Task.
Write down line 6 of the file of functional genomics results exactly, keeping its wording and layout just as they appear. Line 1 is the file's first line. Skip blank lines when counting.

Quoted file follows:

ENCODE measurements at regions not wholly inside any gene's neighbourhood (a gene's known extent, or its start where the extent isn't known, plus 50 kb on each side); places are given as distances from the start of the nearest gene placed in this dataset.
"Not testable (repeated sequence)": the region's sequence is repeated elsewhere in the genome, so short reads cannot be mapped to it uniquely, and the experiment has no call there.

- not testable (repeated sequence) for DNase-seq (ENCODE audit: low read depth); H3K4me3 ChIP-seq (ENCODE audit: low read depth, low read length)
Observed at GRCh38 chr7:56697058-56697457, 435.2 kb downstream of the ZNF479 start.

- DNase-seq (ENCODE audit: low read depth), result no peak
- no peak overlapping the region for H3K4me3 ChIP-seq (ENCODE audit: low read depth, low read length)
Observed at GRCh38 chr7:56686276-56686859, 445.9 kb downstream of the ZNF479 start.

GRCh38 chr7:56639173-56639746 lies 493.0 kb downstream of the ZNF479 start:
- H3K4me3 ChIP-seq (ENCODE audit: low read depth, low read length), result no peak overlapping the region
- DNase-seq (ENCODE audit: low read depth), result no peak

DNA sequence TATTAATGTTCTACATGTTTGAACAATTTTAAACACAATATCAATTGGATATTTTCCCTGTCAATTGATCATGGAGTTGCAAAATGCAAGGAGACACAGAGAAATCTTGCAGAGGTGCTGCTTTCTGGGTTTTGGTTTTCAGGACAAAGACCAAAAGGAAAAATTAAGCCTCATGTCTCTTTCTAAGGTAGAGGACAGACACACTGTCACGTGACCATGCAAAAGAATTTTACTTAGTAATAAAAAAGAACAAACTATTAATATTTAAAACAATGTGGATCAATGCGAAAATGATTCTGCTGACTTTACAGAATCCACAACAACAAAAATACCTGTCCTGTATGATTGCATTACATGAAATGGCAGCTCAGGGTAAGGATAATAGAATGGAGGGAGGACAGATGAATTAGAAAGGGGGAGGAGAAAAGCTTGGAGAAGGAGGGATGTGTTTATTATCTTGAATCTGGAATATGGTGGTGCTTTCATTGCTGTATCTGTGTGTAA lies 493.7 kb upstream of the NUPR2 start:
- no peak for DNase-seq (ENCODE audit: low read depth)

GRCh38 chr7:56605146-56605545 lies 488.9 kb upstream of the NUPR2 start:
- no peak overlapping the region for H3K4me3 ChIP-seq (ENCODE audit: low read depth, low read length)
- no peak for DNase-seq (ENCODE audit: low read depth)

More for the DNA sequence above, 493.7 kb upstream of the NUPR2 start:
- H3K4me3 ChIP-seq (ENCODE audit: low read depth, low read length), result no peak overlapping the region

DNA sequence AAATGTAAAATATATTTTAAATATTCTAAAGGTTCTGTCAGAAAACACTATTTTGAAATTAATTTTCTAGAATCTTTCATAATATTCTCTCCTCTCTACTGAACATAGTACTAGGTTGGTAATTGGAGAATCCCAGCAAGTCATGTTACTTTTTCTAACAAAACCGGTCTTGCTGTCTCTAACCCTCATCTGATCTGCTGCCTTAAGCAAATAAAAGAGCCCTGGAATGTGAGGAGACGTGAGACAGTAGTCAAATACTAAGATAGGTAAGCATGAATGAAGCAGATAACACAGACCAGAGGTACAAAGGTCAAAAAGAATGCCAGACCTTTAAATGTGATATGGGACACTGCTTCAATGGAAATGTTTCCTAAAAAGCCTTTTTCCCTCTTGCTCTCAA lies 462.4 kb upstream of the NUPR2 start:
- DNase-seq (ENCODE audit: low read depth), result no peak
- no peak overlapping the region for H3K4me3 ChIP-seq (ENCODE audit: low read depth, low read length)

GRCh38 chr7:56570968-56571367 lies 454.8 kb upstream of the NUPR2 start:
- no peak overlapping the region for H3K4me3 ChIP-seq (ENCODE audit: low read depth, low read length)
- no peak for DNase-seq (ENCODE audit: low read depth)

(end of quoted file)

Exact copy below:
- no peak overlapping the region for H3K4me3 ChIP-seq (ENCODE audit: low read depth, low read length)